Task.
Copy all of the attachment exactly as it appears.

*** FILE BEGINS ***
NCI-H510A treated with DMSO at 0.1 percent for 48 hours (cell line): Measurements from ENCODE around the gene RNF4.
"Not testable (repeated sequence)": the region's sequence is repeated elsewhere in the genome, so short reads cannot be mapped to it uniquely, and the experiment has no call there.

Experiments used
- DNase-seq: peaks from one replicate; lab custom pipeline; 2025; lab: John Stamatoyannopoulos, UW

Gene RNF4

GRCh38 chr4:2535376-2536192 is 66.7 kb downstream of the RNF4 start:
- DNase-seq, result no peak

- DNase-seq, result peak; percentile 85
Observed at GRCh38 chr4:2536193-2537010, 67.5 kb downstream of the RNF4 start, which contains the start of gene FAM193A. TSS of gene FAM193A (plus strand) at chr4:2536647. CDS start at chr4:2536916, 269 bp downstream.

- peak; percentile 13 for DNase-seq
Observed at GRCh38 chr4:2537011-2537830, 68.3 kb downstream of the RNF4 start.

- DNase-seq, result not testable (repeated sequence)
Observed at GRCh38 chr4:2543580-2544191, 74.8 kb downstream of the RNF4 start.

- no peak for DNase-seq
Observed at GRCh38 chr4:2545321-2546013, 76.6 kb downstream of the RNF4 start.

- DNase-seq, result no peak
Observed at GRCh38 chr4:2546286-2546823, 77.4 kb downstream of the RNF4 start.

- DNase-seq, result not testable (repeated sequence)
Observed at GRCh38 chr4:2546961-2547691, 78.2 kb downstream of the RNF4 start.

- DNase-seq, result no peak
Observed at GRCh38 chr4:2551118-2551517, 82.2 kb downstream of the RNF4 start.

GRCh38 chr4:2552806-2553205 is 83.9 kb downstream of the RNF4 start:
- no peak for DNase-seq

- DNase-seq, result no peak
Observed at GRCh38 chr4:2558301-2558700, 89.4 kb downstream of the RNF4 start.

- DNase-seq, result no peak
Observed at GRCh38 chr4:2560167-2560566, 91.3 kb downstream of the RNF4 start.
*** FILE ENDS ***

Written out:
NCI-H510A treated with DMSO at 0.1 percent for 48 hours (cell line): Measurements from ENCODE around the gene RNF4.
"Not testable (repeated sequence)": the region's sequence is repeated elsewhere in the genome, so short reads cannot be mapped to it uniquely, and the experiment has no call there.

Experiments used
- DNase-seq: peaks from one replicate; lab custom pipeline; 2025; lab: John Stamatoyannopoulos, UW

Gene RNF4

GRCh38 chr4:2535376-2536192 is 66.7 kb downstream of the RNF4 start:
- DNase-seq, result no peak

- DNase-seq, result peak; percentile 85
Observed at GRCh38 chr4:2536193-2537010, 67.5 kb downstream of the RNF4 start, which contains the start of gene FAM193A. TSS of gene FAM193A (plus strand) at chr4:2536647. CDS start at chr4:2536916, 269 bp downstream.

- peak; percentile 13 for DNase-seq
Observed at GRCh38 chr4:2537011-2537830, 68.3 kb downstream of the RNF4 start.

- DNase-seq, result not testable (repeated sequence)
Observed at GRCh38 chr4:2543580-2544191, 74.8 kb downstream of the RNF4 start.

- no peak for DNase-seq
Observed at GRCh38 chr4:2545321-2546013, 76.6 kb downstream of the RNF4 start.

- DNase-seq, result no peak
Observed at GRCh38 chr4:2546286-2546823, 77.4 kb downstream of the RNF4 start.

- DNase-seq, result not testable (repeated sequence)
Observed at GRCh38 chr4:2546961-2547691, 78.2 kb downstream of the RNF4 start.

- DNase-seq, result no peak
Observed at GRCh38 chr4:2551118-2551517, 82.2 kb downstream of the RNF4 start.

GRCh38 chr4:2552806-2553205 is 83.9 kb downstream of the RNF4 start:
- no peak for DNase-seq

- DNase-seq, result no peak
Observed at GRCh38 chr4:2558301-2558700, 89.4 kb downstream of the RNF4 start.

- DNase-seq, result no peak
Observed at GRCh38 chr4:2560167-2560566, 91.3 kb downstream of the RNF4 start.